The Turks have it pretty good when it comes to food. Greens nearly automatically placed on the table, bountiful breakfast buffets, a variety of (olive) oils, pulses, spices, nuts, and diluted yoghurts, and Ğ (<–?), for starters. Drowning in a deluge of döner? (ok, I’ll stop with the alliterations for now) Not to worry, as there’s much more room for imagination as to where that meat on a spit comes from. Wondering why Turkish Airlines pilots used to take off during the 20-minute long safety video? I don’t.
And then there’s the baklava. Fillings and flavors consisting of sour cherry, or vişne, pistachios, walnuts, kaymak (akin to clotted cream), hazelnuts (if I said Nutella, would you swoon?), among other ingredients. Whether or not you add a bit of honey, baklava are a heavy dessert, best enjoyed after a meal (common enough), prior to viewing the nausea-inducing Whirling Dervishes, or at a petrol station during a slog up a hill in a city with which you have no familiarity.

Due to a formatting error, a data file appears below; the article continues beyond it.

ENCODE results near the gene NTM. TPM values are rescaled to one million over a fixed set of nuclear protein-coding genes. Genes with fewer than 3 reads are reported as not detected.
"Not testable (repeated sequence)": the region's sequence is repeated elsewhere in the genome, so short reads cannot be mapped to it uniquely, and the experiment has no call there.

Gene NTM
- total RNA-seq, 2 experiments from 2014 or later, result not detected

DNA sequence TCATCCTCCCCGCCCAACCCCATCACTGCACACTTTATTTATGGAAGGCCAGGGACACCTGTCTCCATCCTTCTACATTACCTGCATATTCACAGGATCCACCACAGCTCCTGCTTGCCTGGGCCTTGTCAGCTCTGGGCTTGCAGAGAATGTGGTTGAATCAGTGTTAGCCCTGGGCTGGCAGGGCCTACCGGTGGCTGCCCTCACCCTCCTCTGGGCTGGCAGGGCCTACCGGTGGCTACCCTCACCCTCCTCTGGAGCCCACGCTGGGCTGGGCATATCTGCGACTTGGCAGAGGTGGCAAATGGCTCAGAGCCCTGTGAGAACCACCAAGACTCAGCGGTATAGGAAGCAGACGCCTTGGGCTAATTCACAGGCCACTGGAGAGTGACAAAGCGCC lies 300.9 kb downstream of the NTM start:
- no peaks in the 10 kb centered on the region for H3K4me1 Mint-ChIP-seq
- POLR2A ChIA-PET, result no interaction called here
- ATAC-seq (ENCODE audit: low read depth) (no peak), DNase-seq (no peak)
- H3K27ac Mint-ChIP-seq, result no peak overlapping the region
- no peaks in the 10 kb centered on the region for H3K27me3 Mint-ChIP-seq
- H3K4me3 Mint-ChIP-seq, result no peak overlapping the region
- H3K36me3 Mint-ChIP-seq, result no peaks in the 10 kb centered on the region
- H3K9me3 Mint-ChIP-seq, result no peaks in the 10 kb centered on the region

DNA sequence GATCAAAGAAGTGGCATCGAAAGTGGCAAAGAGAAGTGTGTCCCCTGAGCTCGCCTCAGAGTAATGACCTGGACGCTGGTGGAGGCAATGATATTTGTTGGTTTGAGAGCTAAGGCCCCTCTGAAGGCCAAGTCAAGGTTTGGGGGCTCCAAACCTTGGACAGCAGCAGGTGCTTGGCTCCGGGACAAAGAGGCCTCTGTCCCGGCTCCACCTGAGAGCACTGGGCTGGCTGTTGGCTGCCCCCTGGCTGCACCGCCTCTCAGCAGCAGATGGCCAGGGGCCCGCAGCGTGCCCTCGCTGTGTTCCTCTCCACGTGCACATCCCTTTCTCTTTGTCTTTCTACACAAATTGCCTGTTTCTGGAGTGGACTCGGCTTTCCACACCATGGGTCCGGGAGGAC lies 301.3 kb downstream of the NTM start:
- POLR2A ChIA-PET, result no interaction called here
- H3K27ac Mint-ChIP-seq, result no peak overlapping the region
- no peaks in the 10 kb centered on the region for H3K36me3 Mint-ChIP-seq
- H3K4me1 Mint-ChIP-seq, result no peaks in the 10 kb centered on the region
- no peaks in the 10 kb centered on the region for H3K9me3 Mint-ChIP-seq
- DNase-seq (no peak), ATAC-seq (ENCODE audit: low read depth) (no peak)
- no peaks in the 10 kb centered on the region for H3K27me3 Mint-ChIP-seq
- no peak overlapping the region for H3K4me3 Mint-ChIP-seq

That last one is a bit of a mouthful, so we’ll let the photo lend a hand:
What a novel idea! If ever the internet didn’t need another superfluous “Top Ten list,” the world’s greatest petrol stations would be a solid contender. The one shown above, and here, can be found in the Dikmen area of Ankara. But, is this a common pairing in Turkey? Even more confusing, to the left of the picture (and still on the petrol station grounds) is a small aviary. Thus, while pumping gas you can savor a sari burma and gawk at pheasants. The only point I can’t remember is if station attendants helped. If so, then the Turks really have something going…
Have you noticed anything out of the ordinary at petrol stations (or in Turkish, benzin istasyonu)? Care to share a picture with us?